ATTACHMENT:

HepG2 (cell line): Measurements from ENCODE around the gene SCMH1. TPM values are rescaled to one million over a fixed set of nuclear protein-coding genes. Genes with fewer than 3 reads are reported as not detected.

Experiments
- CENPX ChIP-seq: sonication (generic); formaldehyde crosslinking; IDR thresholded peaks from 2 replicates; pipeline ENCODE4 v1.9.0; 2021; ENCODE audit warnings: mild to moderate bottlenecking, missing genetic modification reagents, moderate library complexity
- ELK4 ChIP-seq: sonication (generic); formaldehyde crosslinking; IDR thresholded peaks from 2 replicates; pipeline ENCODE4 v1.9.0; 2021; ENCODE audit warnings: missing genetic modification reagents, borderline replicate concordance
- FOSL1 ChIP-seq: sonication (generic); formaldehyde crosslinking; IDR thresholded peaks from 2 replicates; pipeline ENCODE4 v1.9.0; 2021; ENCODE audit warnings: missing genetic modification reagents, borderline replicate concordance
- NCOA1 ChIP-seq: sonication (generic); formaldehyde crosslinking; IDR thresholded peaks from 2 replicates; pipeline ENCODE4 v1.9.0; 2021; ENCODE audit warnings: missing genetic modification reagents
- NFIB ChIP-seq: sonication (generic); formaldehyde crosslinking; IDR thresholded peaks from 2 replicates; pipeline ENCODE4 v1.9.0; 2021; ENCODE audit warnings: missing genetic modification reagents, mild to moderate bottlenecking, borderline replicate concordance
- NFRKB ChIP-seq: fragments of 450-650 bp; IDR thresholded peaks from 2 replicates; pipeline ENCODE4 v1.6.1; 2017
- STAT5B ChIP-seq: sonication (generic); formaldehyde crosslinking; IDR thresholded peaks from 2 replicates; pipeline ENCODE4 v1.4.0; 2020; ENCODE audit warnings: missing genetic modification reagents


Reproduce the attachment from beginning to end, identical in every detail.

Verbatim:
HepG2 (cell line): Measurements from ENCODE around the gene SCMH1. TPM values are rescaled to one million over a fixed set of nuclear protein-coding genes. Genes with fewer than 3 reads are reported as not detected.

Experiments
- CENPX ChIP-seq: sonication (generic); formaldehyde crosslinking; IDR thresholded peaks from 2 replicates; pipeline ENCODE4 v1.9.0; 2021; ENCODE audit warnings: mild to moderate bottlenecking, missing genetic modification reagents, moderate library complexity
- ELK4 ChIP-seq: sonication (generic); formaldehyde crosslinking; IDR thresholded peaks from 2 replicates; pipeline ENCODE4 v1.9.0; 2021; ENCODE audit warnings: missing genetic modification reagents, borderline replicate concordance
- FOSL1 ChIP-seq: sonication (generic); formaldehyde crosslinking; IDR thresholded peaks from 2 replicates; pipeline ENCODE4 v1.9.0; 2021; ENCODE audit warnings: missing genetic modification reagents, borderline replicate concordance
- NCOA1 ChIP-seq: sonication (generic); formaldehyde crosslinking; IDR thresholded peaks from 2 replicates; pipeline ENCODE4 v1.9.0; 2021; ENCODE audit warnings: missing genetic modification reagents
- NFIB ChIP-seq: sonication (generic); formaldehyde crosslinking; IDR thresholded peaks from 2 replicates; pipeline ENCODE4 v1.9.0; 2021; ENCODE audit warnings: missing genetic modification reagents, mild to moderate bottlenecking, borderline replicate concordance
- NFRKB ChIP-seq: fragments of 450-650 bp; IDR thresholded peaks from 2 replicates; pipeline ENCODE4 v1.6.1; 2017
- STAT5B ChIP-seq: sonication (generic); formaldehyde crosslinking; IDR thresholded peaks from 2 replicates; pipeline ENCODE4 v1.4.0; 2020; ENCODE audit warnings: missing genetic modification reagents